Building cells in a test tube

‘We were looking for something else.’
Ketan Ganar (left) and Siddharth Deshpande with a papier-mâché model of their actinosome. Photo: Guy Ackermans

A find you weren’t looking for. That happened to researchers at Physical Chemistry and Soft Matter when they accidentally discovered a new and simple way to make containers as small as cells. Which could be the basis for replicating a living cell.

They had never seen anything like it. Physical chemists Ketan Ganar and Siddharth Deshpande studied the properties of droplets in water, but got a big surprise during the research: the addition of the protein actin to the droplets suddenly created cell-sized containers in which the researchers could conduct cellular processes. And so they stumbled upon a simple method of creating a complex structure. An example of serendipity.

PhD candidate Ganar set out to research condensates, droplets floating around in water. The droplets do not mix with the surrounding liquid because they have a high concentration of certain substances. Such droplets occur in living cells as well as elsewhere. ‘The condensates (droplets) in the cell play a role in neurodegenerative diseases such as Alzheimer’s and Parkinson’s,’ explains assistant professor Siddharth Deshpande. A defect in proteins in the condensate can change its physical properties and cause the cell structure to collapse.

In a test tube, Ganar created droplets similar to those in the cells in order to study their behaviour. He added the positively charged protein polylysine and a negatively charged energy carrier (ATP) to water. The positive and negative charges attract each other and form droplets.

Droplet with a hole

The researchers’ goal was to study the interaction between the condensates and the cytoskeleton. The cytoskeleton is partly made up of filaments of the protein actin, which give the cell strength and form its ‘highways’, along which many substances are transported. ‘To form the protein filaments, actin needs energy,’ Ganar explains. ‘We wanted to know whether that energy was drawn from the condensate.’ When it was added, actin was found to coat the outside of the condensate. It then extracted the energy (ATP) from the droplet, causing it to shrink.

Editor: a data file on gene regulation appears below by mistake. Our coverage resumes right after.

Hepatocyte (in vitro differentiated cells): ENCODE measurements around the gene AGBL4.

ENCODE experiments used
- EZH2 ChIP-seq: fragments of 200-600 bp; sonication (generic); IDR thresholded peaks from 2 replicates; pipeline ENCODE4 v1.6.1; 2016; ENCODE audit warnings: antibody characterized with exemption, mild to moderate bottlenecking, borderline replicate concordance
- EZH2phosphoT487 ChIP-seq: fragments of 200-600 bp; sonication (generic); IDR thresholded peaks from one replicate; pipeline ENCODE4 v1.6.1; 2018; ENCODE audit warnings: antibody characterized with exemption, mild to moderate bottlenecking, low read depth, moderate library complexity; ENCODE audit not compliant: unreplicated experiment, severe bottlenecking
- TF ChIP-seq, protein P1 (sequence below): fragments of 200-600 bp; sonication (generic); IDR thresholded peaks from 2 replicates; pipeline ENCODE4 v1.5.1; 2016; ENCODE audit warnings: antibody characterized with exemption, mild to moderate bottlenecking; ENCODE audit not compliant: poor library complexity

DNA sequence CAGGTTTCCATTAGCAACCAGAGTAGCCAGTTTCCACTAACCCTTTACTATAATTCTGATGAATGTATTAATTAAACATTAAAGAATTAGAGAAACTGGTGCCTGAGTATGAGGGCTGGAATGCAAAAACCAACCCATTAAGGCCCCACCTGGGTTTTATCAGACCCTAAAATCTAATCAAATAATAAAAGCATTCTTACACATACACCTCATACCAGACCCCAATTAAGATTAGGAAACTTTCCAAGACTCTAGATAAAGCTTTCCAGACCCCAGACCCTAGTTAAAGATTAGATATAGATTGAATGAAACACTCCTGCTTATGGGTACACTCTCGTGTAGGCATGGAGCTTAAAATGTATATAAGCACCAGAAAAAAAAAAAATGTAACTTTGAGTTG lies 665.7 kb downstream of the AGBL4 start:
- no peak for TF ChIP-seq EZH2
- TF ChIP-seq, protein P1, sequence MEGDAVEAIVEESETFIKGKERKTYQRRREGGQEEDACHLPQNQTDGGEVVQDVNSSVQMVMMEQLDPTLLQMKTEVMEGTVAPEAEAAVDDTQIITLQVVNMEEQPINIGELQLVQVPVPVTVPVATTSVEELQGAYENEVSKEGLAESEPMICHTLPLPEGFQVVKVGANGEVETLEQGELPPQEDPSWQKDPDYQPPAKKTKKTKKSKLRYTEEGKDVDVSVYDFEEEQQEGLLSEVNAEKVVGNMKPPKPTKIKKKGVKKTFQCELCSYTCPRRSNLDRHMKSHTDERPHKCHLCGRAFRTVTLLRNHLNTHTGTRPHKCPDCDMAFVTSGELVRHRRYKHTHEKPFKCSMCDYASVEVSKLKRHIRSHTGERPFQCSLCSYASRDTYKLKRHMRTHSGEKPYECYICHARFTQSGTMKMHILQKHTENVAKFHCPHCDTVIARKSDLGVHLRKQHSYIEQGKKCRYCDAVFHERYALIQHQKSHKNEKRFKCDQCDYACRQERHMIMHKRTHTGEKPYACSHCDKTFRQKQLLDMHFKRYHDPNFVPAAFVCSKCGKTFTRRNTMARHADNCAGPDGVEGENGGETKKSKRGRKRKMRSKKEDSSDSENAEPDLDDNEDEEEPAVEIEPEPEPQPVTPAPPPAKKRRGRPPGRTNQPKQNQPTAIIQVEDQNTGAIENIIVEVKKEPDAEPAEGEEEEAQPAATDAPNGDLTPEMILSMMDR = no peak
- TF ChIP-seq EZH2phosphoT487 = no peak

‘In our experiments, we used a control test with a different energy carrier (GTP), which actin cannot use,’ Ganar explains. So now the droplet did not shrivel up. ‘But we also tested a condensate with half GTP and half ATP. Funnily enough, we then saw a small hole in the droplet.’ This discovery was made by Bachelor’s student Liza Leijten, co-author of the paper in ACS Synthetic Biology.

At first, the researchers ignored the hole in the droplet. ‘We didn’t understand it and were looking for something else,’ says Deshpande. Until they got stuck. Ganar: ‘We wanted to control the shrinkage of the droplet, but there were so many factors you could change. Then we looked at this weird intermediate situation and I tried to reproduce the BSc student’s results.’ That worked: a hole appeared in the droplet every time if both ATP and GTP were present. A ratio of 70 per cent GTP to 30 per cent ATP was optimal for forming holes.

With that ratio of ATP to GTP, actin formed filaments around the droplet in a short time, at the expense of the ATP. As a result, the polylysine proteins also moved to the edge of the droplet and intertwined with the actin filaments. The inside had become empty and the outside was a rigid layer of protein. The droplet had changed into a hollow container the size of a cell, about two to five micrometres.

Making proteins

‘I had never seen anything like it before,’ says Deshpande with great enthusiasm. ‘It was a microcontainer that we could make in bulk by pipetting substances together.’ The actinosomes – as the researchers call the containers – form in five to ten minutes. ‘We have worked with microfluidics to achieve the same goal, but that is very tedious. Suddenly there was a simple method for doing the same thing.’

For Ganar, the euphoria came later. ‘I got excited when we succeeded in setting off biological reactions in the hollow space of the container.’ The chemists tested the ‘central dogma in biology’, says Ganar: protein synthesis from RNA. ‘It is a complex reaction, and especially difficult to achieve in vitro. But it worked.’

At first, the researchers ignored the hole in the droplet

With that, the container constitutes a piece in the puzzle of a larger ambition: to make a synthetic cell. A cell built by humans from a variety of parts, like Lego bricks.

The researchers see several potential applications for the containers: in medical science, for example. ‘The interactive membrane of the actinosome makes it interesting for encapsulation purposes,’ Deshpande says. ‘If we can make even smaller containers, we could package medicines in them and deliver them in a targeted way in the body.’

Microscopic image of actinosomes made up of polylysine (green) and actin (red). Photo: Ketan Ganar

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